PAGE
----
See full article at Aol TV. »

Jasper Fforde: Fantasy, Science Fiction and weirdness abound

It’s hard to say what genre British author Jasper Fforde would be categorized as his work contains elements of metafiction, parody, and fantasy. Then there’s the profusion of literary words, allusions and the general play on traditional genres. Perhaps the best way to explain him and his novels is he’s the love child of Douglas Adams and Terry Pratchett, with Monty Python is his grandfather.

Once working in the British film industry as a focus puller for such movies as The Trial, Quills, GoldenEye, and Entrapment, he published his first novel, The Eyre Affair, in 2001 (after 76 rejections slips for one book that would be eventually be released in 2005). That book spanned a lot of genres, including fantasy, science fiction, mystery, satire, romance, and thriller. The Eyre Affair introduced the readers to “literary” detective Thursday Next. Set in an alternate/parallel England of 1985 it finds a country that
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Review: How to Live Safely in a Science Fictional Universe by Charles Yu

I am not going to say I completely understand what this book was about, though it’s safe to say had I not read some Jasper Fforde’ s Thursday Next series or some Kurt Vonnegut, I would be completely confused. Still, the novel is clever, and often funny, filled with a lot of 20th Century ideals about science fiction. Every day in Minor Universe 31 people get into time machines and try to change the past. That’s where Charles Yu, time travel technician, steps in. He helps save people from themselves. Literally. When he’s not taking client calls, Yu visits his mother and searches for his father, who invented time travel and then vanished. The key to locating his father may be found in a book. It’s called How to Live Safely in a Science Fictional Universe, and somewhere inside it is information that will help him. It may even save his life.
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One of Our Thursdays is Missing by Jasper Fforde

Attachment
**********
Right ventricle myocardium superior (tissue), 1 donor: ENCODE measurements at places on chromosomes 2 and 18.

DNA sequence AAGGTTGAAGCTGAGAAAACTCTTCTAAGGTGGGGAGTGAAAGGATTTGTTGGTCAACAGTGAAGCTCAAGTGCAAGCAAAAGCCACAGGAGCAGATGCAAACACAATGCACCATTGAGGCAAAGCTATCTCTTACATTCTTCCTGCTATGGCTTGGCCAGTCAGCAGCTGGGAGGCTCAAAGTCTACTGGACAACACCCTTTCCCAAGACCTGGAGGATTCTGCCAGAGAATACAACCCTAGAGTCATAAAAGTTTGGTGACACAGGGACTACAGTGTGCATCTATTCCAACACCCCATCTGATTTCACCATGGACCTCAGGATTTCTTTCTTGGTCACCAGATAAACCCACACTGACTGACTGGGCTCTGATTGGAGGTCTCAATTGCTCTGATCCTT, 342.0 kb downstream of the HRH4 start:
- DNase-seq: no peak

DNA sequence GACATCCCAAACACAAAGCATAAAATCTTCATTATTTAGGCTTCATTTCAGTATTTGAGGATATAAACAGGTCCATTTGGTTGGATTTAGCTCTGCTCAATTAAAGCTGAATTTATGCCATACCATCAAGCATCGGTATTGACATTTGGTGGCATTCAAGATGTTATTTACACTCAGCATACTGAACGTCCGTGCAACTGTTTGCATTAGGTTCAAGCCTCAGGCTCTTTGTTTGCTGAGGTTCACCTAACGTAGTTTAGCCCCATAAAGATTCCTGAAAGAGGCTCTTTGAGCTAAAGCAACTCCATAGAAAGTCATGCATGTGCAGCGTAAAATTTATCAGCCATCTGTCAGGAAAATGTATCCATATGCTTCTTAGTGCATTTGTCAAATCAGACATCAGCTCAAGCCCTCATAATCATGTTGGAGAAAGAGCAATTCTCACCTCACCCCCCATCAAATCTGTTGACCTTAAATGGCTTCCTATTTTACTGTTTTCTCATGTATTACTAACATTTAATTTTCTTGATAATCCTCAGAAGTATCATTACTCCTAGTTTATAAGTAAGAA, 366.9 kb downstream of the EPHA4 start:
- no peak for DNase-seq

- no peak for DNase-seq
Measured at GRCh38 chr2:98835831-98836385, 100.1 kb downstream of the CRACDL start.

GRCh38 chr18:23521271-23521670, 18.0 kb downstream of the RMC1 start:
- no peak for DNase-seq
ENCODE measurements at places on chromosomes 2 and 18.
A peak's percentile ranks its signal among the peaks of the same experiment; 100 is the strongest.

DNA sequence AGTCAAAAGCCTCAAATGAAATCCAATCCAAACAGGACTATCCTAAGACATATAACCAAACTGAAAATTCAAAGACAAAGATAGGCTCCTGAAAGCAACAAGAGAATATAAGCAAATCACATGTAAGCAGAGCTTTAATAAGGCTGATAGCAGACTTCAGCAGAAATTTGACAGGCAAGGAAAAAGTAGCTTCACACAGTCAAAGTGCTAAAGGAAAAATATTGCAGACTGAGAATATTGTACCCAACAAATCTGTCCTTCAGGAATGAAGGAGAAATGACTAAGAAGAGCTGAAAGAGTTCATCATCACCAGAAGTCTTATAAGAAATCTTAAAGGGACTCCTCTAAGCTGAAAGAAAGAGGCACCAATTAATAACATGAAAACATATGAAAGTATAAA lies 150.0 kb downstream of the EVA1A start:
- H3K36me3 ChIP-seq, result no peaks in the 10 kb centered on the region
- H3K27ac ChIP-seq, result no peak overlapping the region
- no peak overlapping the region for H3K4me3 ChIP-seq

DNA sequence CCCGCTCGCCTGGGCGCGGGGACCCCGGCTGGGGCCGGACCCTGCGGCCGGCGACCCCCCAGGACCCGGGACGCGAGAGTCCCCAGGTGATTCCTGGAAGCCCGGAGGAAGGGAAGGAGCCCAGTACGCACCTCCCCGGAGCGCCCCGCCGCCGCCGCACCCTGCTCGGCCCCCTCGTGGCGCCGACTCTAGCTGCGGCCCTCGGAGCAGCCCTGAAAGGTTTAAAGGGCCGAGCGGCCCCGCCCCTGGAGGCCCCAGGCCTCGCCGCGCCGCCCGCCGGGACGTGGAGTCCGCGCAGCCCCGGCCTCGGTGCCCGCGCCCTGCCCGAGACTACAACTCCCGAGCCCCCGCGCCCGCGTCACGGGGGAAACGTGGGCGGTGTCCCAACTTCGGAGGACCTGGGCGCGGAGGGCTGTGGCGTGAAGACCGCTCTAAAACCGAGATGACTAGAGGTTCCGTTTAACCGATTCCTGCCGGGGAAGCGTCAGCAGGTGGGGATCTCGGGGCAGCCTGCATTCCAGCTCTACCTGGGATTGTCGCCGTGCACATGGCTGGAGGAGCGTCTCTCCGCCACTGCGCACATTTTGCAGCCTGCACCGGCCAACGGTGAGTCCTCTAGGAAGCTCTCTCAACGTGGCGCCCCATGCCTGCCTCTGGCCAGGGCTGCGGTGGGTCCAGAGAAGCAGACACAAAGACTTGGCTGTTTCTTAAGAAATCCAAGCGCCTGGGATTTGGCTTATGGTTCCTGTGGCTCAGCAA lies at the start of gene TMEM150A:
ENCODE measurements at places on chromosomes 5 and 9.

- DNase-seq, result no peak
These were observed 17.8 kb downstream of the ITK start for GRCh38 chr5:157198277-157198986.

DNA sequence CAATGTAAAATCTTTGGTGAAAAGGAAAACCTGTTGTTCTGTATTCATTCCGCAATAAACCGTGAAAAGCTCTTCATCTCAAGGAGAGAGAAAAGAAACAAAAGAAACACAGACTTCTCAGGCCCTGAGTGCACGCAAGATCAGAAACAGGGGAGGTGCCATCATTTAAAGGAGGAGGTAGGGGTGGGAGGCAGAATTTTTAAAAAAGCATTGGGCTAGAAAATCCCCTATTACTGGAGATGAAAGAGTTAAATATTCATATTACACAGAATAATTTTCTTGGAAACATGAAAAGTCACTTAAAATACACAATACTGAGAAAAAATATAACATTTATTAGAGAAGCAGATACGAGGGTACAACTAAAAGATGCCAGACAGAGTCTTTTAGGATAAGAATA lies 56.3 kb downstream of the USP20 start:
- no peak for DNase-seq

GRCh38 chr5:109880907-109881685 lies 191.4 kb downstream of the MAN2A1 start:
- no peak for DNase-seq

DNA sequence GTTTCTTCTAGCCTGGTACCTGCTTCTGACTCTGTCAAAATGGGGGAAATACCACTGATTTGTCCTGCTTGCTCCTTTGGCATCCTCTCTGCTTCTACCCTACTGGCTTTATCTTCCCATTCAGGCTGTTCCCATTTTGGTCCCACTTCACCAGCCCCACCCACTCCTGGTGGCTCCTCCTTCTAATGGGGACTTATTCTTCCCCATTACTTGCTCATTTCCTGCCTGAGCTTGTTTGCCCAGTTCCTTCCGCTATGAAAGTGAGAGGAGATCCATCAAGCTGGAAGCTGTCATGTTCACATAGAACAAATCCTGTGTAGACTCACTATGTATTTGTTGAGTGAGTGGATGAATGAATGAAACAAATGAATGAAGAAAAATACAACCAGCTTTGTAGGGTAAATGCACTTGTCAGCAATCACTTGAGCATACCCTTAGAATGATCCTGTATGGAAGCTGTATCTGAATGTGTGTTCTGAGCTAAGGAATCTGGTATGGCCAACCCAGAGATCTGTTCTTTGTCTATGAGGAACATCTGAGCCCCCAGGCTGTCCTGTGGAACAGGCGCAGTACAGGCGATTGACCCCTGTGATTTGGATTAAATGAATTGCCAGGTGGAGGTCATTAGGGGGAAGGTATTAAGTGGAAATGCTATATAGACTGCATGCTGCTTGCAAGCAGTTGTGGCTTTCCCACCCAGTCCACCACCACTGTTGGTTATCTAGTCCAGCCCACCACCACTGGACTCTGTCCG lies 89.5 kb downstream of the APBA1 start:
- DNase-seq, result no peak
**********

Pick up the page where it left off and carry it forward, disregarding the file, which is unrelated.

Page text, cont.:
• Pajiba
Firstly, I would say that I can't recommend Jasper Fforde highly enough. He is one of the few authors whose work I pre-order on Amazon without needing to know anything about the novel other than he's written it. I would highly recommend the entirety of this series as well as the first book in his newest series, Shades of Grey, which was my favorite book of 2010.

So you have been warned: I am a huge fan of Fforde and any reviewer who denies that a longstanding affection for a series of books will affect their judgment is lying. Nonetheless, here's what I think.

One of Our Thursdays is Missing is the sixth book in Fforde's Thursday Next series. The series is really unlike anything else I've read--you could perhaps compare him to Terry Pratchett, they share a quirky sense of humor and ability to create huge, fantastical alternate worlds. We
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Strange pilots at NBC - strangely awesome!

The latest in a series of interesting and potentially awesome new-show news: NBC has selected a pilot for a new police drama, one in which characters from Grimm's fairy tales exist. Even better, this pilot comes from David Greenwalt and Jim Kouf, writers and producers of Buffy and Angel. There is no word yet on whether they have credited Terry Gilliam for 2005's film The Brothers Grimm, or Jasper Fforde for his 'Nursery Crime' series of novels.

This news comes hot on the heels of NBC's picking up the Wonder Woman pilot, which is definitely written by David E. Kelley and possibly will be directed by McG (Charlie's Angels). Also slated for fall pilots are 17th Precinct, a supernatural police drama from Ron Moore, of Battlestar Galactica fame; a series based on the semi-autobigraphical novel "Are You There, Vodka? It's Me, Chelsea" by comedienne Chelsea Handler; and Smash, Steven Spielberg
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Top 7 Books that Should be Adapted into Movies

We start the Top 7. You finish the Top 10.

Books have been adapted into films for about as long as the medium has existed. It might be difficult for twihards to believe, The Twilight Saga isn’t the first group of books to make it from the pages to the screen. But we’re making this list as an ode to The Twilight Saga: Eclipse, which hits theaters June 30. Some adaptations been successful (Gone with the Wind, No Country for Old Men the Harry Potter films) some less so (The Time Traveler’s Wife, Confessions of a Shopaholic). Still, despite Hollywood’s spotty record with some excellent books, there are certain novels I read that seem to be calling out for the big screen treatment. These are the Top 7 books from my bookshelf that would be fast tracked tomorrow if I ran a studio.